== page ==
Seeded Spelt Bread and Baking with Friends

seeded spelt bread

Seeded spelt bread

My friend Leslie has been asking me to bake some bread with her for a while now. While I might not be an expert, I do try to bake bread at least once or twice a week. And bread is all about trial and error, learning what works for you and gaining experience by making it yourself. You start to learn what to expect and what you are looking for. It’s all about taking the first step and trying it for yourself. But it’s so much easier if you have someone to show you.

So as we had a few things to sort out for school, we had some coffee and got the flour out. The therapeutic qualities of kneading dough should not be under-estimated! And kneading dough while chatting to a friend is even more therapeutic. I sent Leslie home with a bowl of dough and instructions for the next stages and she made a brilliant loaf of bread:

homemade bread

Leslie’s homemade spelt bread – delicious!

I decided to put mixed seeds in mine to make a change and now I’m not sure why I don’t add seeds every time. They really enhance the taste and have the added bonus of being good for you. Leslie used all spelt flour for her dough and I used mainly spelt flour: a mixture of white and wholegrain. We used fresh yeast and rubbed it into the flour before adding the salt and water. And then we kneaded the bread until it started to take on a silky consistency. You could add the seeds at the first stage but the dough will take longer to rise. Putting seeds on top of the dough at the beginning of the second rise really adds to the look of the loaf when it is baked. Although don’t be surprised if a lot of them ping off around the kitchen when you slice it.

seeded bread



100g strong white bread flour

250g white spelt flour

150g wholemeal spelt flour

15g fresh yeast

10g salt

330ml water

75g mixed seeds for the dough

25g mixed seeds for the top


Put the flours into a large bowl and rub in the yeast.

Add the salt and tip in the water. Mix until a dough is formed.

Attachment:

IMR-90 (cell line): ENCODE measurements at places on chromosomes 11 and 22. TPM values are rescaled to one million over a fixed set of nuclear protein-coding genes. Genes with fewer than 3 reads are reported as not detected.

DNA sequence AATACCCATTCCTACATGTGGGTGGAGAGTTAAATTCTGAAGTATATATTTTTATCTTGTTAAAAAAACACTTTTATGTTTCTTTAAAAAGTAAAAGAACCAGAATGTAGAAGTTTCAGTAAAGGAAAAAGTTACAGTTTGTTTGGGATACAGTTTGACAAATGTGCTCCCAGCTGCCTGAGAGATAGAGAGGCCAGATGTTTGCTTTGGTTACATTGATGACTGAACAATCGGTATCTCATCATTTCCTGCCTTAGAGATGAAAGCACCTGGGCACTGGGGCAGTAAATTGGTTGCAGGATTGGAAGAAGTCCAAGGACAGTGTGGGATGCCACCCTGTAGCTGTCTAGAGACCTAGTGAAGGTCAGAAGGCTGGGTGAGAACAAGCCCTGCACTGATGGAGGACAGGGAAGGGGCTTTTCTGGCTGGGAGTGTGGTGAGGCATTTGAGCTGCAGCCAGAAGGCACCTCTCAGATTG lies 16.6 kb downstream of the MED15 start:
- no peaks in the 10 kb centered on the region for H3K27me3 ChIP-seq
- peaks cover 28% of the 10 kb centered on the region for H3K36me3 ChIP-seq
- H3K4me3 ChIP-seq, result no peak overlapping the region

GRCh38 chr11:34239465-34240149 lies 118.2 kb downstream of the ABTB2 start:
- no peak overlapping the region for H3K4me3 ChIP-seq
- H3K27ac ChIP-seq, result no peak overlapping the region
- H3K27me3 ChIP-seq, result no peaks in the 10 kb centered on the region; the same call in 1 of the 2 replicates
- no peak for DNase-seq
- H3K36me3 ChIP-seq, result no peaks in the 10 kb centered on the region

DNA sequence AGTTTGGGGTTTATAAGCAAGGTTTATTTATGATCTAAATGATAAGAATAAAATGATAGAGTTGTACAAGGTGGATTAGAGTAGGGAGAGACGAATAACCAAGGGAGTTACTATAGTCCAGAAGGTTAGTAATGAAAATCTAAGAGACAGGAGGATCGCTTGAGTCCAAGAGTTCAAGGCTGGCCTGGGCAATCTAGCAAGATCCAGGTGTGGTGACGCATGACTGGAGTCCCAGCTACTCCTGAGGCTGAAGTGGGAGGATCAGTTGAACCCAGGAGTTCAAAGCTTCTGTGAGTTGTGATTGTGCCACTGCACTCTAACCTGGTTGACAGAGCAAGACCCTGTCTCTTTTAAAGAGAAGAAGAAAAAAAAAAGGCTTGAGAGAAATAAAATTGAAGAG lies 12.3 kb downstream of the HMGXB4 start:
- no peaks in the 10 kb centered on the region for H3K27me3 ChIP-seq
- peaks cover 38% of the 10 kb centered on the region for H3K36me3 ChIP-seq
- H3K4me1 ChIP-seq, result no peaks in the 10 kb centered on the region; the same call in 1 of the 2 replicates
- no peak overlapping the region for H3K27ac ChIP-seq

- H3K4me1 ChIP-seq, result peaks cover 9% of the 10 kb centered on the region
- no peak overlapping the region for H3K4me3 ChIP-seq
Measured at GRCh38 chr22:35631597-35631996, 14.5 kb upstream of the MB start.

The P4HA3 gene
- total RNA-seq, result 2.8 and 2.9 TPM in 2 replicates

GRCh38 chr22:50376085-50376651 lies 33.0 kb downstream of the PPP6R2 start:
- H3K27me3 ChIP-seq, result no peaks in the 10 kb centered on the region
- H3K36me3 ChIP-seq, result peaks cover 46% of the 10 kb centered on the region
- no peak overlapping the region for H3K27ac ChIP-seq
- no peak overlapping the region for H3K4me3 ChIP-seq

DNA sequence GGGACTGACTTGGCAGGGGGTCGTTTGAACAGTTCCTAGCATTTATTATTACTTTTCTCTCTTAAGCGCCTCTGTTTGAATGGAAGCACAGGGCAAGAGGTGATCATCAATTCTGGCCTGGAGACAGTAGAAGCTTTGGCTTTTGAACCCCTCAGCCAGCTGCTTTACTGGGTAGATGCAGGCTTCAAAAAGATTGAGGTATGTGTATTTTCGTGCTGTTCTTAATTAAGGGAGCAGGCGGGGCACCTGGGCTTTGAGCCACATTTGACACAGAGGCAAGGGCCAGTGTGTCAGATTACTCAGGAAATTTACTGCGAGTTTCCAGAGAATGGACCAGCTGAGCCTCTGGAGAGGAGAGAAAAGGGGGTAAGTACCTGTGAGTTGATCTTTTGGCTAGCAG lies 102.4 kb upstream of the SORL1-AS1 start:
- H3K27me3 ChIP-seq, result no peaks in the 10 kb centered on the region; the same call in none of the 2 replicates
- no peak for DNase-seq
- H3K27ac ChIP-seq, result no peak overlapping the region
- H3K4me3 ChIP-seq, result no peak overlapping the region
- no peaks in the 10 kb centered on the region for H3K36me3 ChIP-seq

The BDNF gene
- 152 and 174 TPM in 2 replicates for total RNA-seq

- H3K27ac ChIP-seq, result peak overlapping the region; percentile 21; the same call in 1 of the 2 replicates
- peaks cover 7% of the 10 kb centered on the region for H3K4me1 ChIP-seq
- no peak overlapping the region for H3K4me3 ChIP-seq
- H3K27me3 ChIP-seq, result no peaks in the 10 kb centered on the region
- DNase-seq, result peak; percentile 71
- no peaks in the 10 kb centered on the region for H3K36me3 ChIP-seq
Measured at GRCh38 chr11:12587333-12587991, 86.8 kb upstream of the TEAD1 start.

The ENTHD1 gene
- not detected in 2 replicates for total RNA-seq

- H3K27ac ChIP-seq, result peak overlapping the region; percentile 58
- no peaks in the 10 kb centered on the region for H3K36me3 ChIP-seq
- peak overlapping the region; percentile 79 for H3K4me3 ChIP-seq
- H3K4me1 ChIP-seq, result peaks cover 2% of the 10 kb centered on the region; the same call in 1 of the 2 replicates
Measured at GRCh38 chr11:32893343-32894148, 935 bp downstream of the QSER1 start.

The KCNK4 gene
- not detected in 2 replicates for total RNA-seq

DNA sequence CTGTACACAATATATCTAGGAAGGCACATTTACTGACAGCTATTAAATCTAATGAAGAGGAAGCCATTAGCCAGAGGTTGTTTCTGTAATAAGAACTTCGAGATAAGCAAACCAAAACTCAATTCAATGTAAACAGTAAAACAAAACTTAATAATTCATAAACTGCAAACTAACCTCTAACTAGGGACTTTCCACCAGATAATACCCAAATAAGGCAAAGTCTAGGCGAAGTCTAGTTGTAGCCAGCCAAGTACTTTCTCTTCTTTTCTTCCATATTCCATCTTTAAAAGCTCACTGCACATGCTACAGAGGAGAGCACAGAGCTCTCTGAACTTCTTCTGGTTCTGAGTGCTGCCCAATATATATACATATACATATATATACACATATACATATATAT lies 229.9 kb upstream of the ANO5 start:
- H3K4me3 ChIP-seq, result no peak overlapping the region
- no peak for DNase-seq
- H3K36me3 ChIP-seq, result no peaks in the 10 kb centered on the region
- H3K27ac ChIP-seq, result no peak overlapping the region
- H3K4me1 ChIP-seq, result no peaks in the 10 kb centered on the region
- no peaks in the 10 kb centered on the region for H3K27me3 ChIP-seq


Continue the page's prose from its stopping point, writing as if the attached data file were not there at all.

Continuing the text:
Tip out onto a kitchen surface and knead for about 5-10 minutes, until the dough starts to feel smooth and silky.

Put into an oiled bowl and cover with oiled clingfilm or a tea towel.

Leave to rise until at least doubled in size. Spelt flour will tend to rise more quickly than wheat flour so keep an eye on it.

When it is ready, tip out onto a floured surface. Add your seeds:

making seeded bread

Add your seeds after the first rise

Knead the dough until the seeds are evenly distributed throughout:

making seeded spelt bread

Ready for the second rise

Put the dough into a well oiled loaf tin and brush the top with oil. Sprinkle over the seeds for the topping:

mixed seed bread

Topped with seeds

Cover with oiled clingfilm or a tea towel and leave to rise again: until doubled in size.

spelt bread

The dough has puffed up and is ready to bake

Set the oven to 210ºC and bake for around 35 minutes, or until the base sounds hollow when tapped. Turn out onto a wire rack to cool.

What could possibly be better than baking with friends and then eating the result?!

seeded spelt loaf

Seeded spelt bread

Categories: Bread, Lifestyle, Recipes

Tags: , , , , , , , , ,

14 replies

  1. Looks delicious. I can almost smell it.

  2. It’s undoubtedly my bread period… I’ve just bought some spelt flour in order do prepare some biscuits, so I could try your recipe with the leftover flour! May I use just the wholemeal spelt flour in your opinion?

  3. Both loaves look wonderful! And yes, I completely agree that baking with friends makes the process twice as fun. I am a big fan of seeded breads so I love the fact that you’ve added a whole handful of nutritious seeds into your loaf. Spelt also has the most beautiful, earthy flavour. Yum. Definitely going to try your recipe! x

  4. Love spelt bread! I pinned this! 🙂

  5. Wow the spelt bread looks great! Love seeds in the crunch in them.I agree that bread is all about trial and error.. Just got to get your hands dirty to make them.

  6. The bread looks great! I have been experimenting with spelt lately and I think I finally got the “touch” with it. 🙂

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